April 21st was the feast day of St. Anslem, a truly great thinker from our Church history and the Catholic News Agency notes the Holy Father’s message.
“Vatican City, Apr 21, 2009 / 02:49 pm (CNA).- Benedict XVI today sent a message for the 900 year anniversary of the death of St. Anselm, archbishop of Canterbury and doctor of the Church, whose feast day is celebrated today. In the letter, the Holy Father praised the saint’s wisdom and encouraged all people to draw close to him by studying his teachings on the Church.
"Recalling with a devoted heart the figure of this saint," writes the Pope in his Latin-language message addressed to Fr. Notker Wolf, abbot primate of the Benedictine Confederation, "we wish to exalt and illustrate the treasure of his wisdom so that the people of our time, especially Europeans, may draw close to him and receive his sound and abundant doctrine."
“St. Anselm was born in Aosta, Italy, in 1033 and entered the monastery at the age of 27. Three years later, he was made a prior.
“The saint is also known for his extensive writings in all areas of theology. They include: Monologium on the metaphysical proofs of the existence and nature of God; Proslogium, a contemplation of God's attributes; On Truth; On Freewill; On the Fall of the Devil (or On the Origin of Evil); On the Conception of the Virgin; On Original Sin; and a book on the art of reasoning called Grammarian.”
And here is an excerpt from the Proslogium:
“Truly there is a God, although the fool hath said in his heart, There is no God.
“AND so, Lord, do thou, who dost give understanding to faith, give me, so far as thou knowest it to be profitable, to understand that thou art as we believe; and that thou art that which we believe. And indeed, we believe that thou art a being than which nothing greater can be conceived. Or is there no such nature, since the fool hath said in his heart, there is no God? (Psalms xiv. 1). But, at any rate, this very fool, when he hears of this being of which I speak—a being than which nothing greater can be conceived—understands what he hears, and what he understands is in his understanding; although he does not understand it to exist.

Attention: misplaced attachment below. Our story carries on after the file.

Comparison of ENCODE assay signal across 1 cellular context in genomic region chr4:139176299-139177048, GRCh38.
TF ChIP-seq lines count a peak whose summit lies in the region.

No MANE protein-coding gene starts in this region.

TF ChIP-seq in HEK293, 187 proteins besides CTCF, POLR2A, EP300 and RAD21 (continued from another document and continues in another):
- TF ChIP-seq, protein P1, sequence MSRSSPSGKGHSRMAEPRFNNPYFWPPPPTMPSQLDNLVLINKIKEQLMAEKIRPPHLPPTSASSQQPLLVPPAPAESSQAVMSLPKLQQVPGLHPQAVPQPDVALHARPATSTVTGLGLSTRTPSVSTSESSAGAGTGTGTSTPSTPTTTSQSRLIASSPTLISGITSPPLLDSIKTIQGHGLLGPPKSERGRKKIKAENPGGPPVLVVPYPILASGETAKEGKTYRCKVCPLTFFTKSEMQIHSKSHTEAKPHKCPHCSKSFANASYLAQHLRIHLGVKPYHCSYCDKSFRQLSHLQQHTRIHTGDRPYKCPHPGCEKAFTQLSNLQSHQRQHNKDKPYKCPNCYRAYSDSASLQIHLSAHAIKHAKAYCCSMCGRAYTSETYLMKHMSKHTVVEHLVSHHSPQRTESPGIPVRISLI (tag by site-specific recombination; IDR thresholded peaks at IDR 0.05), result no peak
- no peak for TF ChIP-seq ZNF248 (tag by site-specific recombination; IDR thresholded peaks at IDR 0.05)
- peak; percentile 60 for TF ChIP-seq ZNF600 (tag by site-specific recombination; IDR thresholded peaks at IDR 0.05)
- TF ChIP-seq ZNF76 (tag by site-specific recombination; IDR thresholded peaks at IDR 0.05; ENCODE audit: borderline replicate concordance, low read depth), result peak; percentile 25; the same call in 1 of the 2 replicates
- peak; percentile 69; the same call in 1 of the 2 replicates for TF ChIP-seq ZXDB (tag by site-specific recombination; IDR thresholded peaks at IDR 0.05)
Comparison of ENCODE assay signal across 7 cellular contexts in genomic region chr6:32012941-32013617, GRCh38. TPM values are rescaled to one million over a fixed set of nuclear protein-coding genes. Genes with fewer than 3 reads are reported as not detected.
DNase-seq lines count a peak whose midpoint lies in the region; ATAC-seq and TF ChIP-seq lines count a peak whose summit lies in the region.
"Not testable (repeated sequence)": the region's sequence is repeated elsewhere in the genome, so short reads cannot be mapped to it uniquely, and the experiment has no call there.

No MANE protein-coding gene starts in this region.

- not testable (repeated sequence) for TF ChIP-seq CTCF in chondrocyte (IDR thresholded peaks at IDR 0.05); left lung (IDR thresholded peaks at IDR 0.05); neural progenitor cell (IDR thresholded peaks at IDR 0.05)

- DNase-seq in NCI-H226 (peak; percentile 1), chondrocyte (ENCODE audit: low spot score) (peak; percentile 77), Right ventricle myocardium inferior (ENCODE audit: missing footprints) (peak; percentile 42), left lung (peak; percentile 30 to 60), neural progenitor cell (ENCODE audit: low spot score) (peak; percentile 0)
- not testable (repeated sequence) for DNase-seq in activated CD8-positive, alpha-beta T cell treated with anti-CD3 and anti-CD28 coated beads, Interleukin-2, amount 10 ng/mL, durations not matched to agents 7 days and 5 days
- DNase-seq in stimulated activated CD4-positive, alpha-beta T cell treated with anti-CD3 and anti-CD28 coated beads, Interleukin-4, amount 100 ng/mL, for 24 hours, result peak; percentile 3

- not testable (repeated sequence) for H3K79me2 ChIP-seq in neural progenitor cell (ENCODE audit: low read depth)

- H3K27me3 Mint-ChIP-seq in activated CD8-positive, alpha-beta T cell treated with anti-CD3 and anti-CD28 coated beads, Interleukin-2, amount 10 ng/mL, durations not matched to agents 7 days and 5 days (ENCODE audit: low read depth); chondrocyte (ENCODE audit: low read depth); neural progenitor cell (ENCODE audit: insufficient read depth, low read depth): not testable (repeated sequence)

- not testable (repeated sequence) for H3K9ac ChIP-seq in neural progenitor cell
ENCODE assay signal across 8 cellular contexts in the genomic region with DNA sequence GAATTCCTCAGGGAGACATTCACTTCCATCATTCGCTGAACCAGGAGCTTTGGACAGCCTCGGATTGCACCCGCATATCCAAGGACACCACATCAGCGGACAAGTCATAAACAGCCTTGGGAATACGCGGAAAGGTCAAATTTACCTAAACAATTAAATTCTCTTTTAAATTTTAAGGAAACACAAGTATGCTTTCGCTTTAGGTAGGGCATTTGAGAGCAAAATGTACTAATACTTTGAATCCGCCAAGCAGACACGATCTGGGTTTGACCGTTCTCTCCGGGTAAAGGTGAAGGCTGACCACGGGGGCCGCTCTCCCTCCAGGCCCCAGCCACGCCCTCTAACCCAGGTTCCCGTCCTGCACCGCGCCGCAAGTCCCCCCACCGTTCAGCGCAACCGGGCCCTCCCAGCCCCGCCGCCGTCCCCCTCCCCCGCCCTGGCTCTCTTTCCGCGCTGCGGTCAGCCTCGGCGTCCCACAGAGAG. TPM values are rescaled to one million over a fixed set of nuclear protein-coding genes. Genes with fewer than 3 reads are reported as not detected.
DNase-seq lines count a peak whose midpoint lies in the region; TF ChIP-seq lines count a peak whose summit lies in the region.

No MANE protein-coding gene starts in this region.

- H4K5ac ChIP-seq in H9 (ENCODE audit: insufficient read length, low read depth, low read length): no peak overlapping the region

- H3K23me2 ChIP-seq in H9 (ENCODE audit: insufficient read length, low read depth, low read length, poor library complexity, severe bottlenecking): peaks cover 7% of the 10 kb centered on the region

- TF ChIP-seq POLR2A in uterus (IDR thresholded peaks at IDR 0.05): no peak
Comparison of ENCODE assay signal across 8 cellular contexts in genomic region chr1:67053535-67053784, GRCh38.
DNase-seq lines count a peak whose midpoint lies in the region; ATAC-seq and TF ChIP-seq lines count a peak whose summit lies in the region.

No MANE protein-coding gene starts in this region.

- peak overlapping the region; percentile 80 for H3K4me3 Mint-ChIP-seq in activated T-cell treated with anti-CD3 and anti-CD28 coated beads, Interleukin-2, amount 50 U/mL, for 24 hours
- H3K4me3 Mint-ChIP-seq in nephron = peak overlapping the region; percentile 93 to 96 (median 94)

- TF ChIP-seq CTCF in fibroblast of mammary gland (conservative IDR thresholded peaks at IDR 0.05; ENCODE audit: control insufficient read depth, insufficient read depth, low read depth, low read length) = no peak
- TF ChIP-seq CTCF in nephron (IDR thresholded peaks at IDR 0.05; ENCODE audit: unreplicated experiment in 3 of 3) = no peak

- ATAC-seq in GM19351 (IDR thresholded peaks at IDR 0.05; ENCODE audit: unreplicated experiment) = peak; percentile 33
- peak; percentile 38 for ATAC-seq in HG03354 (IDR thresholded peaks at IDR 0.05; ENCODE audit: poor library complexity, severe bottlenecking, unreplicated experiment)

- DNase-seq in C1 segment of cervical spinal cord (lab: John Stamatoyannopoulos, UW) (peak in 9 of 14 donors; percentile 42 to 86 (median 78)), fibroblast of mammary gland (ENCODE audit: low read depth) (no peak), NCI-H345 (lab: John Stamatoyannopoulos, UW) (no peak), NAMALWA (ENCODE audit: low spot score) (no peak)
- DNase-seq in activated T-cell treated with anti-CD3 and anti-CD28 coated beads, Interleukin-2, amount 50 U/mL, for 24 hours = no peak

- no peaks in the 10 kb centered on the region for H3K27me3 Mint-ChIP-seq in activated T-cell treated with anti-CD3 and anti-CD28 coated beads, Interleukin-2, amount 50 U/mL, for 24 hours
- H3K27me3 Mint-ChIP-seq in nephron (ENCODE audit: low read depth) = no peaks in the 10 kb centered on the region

“For, it is one thing for an object to be in the understanding, and another to understand that the object exists. When a painter first conceives of what he will afterwards perform, he has it in his understanding, but he does not yet understand it to be, because he has not yet performed it. But after he has made the painting, he both has it in his understanding, and he understands that it exists, because he has made it.
“Hence, even the fool is convinced that something exists in the understanding, at least, than which nothing greater can be conceived. For, when he hears of this, he understands it. And whatever is understood, exists in the understanding. And assuredly that, than which nothing greater can be conceived, cannot exist in the understanding alone. For, suppose it exists in the understanding alone: then it can be conceived to exist in reality; which is greater.
“Therefore, if that, than which nothing greater can be conceived, exists in the understanding alone, the very being, than which nothing greater can be conceived, is one, than which a greater can be conceived. But obviously this is impossible. Hence, there is no doubt that there exists a being, than which nothing greater can be conceived, and it exists both in the understanding and in reality.”